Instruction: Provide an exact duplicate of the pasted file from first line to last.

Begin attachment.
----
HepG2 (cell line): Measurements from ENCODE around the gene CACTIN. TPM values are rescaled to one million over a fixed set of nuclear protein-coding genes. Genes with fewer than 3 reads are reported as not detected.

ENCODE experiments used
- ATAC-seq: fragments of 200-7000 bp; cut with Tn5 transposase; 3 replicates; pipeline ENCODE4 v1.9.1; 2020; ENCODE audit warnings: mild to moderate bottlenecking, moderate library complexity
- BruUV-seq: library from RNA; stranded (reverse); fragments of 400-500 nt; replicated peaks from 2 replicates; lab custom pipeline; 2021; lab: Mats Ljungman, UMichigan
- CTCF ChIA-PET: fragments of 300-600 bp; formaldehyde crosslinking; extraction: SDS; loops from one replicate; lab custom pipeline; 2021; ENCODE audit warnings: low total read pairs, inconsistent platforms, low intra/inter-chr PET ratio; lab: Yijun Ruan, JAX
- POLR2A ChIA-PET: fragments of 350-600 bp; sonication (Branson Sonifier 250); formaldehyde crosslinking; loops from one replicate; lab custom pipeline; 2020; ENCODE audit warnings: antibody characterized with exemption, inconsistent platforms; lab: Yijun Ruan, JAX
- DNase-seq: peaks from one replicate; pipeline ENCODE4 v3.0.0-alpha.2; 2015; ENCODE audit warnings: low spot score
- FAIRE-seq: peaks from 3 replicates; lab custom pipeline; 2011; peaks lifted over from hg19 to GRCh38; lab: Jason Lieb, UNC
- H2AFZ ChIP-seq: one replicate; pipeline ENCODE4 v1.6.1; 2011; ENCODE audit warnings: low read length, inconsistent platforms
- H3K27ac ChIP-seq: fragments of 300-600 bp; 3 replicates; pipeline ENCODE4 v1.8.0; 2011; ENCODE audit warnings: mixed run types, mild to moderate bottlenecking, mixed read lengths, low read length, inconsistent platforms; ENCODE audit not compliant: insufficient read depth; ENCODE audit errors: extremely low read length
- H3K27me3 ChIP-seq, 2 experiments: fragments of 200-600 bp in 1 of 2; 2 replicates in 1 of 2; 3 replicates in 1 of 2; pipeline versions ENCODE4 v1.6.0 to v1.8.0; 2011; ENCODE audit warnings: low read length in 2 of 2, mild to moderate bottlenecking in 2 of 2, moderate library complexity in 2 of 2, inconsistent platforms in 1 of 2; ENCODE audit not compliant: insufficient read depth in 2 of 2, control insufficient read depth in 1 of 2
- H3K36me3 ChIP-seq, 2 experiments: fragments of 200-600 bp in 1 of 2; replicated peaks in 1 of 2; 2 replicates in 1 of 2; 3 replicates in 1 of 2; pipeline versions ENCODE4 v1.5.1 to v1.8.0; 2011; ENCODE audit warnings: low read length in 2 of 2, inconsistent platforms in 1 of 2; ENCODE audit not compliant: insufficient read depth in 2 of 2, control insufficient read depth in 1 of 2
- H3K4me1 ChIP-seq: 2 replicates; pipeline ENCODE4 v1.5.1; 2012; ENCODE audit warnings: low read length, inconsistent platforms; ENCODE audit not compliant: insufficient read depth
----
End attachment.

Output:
HepG2 (cell line): Measurements from ENCODE around the gene CACTIN. TPM values are rescaled to one million over a fixed set of nuclear protein-coding genes. Genes with fewer than 3 reads are reported as not detected.

ENCODE experiments used
- ATAC-seq: fragments of 200-7000 bp; cut with Tn5 transposase; 3 replicates; pipeline ENCODE4 v1.9.1; 2020; ENCODE audit warnings: mild to moderate bottlenecking, moderate library complexity
- BruUV-seq: library from RNA; stranded (reverse); fragments of 400-500 nt; replicated peaks from 2 replicates; lab custom pipeline; 2021; lab: Mats Ljungman, UMichigan
- CTCF ChIA-PET: fragments of 300-600 bp; formaldehyde crosslinking; extraction: SDS; loops from one replicate; lab custom pipeline; 2021; ENCODE audit warnings: low total read pairs, inconsistent platforms, low intra/inter-chr PET ratio; lab: Yijun Ruan, JAX
- POLR2A ChIA-PET: fragments of 350-600 bp; sonication (Branson Sonifier 250); formaldehyde crosslinking; loops from one replicate; lab custom pipeline; 2020; ENCODE audit warnings: antibody characterized with exemption, inconsistent platforms; lab: Yijun Ruan, JAX
- DNase-seq: peaks from one replicate; pipeline ENCODE4 v3.0.0-alpha.2; 2015; ENCODE audit warnings: low spot score
- FAIRE-seq: peaks from 3 replicates; lab custom pipeline; 2011; peaks lifted over from hg19 to GRCh38; lab: Jason Lieb, UNC
- H2AFZ ChIP-seq: one replicate; pipeline ENCODE4 v1.6.1; 2011; ENCODE audit warnings: low read length, inconsistent platforms
- H3K27ac ChIP-seq: fragments of 300-600 bp; 3 replicates; pipeline ENCODE4 v1.8.0; 2011; ENCODE audit warnings: mixed run types, mild to moderate bottlenecking, mixed read lengths, low read length, inconsistent platforms; ENCODE audit not compliant: insufficient read depth; ENCODE audit errors: extremely low read length
- H3K27me3 ChIP-seq, 2 experiments: fragments of 200-600 bp in 1 of 2; 2 replicates in 1 of 2; 3 replicates in 1 of 2; pipeline versions ENCODE4 v1.6.0 to v1.8.0; 2011; ENCODE audit warnings: low read length in 2 of 2, mild to moderate bottlenecking in 2 of 2, moderate library complexity in 2 of 2, inconsistent platforms in 1 of 2; ENCODE audit not compliant: insufficient read depth in 2 of 2, control insufficient read depth in 1 of 2
- H3K36me3 ChIP-seq, 2 experiments: fragments of 200-600 bp in 1 of 2; replicated peaks in 1 of 2; 2 replicates in 1 of 2; 3 replicates in 1 of 2; pipeline versions ENCODE4 v1.5.1 to v1.8.0; 2011; ENCODE audit warnings: low read length in 2 of 2, inconsistent platforms in 1 of 2; ENCODE audit not compliant: insufficient read depth in 2 of 2, control insufficient read depth in 1 of 2
- H3K4me1 ChIP-seq: 2 replicates; pipeline ENCODE4 v1.5.1; 2012; ENCODE audit warnings: low read length, inconsistent platforms; ENCODE audit not compliant: insufficient read depth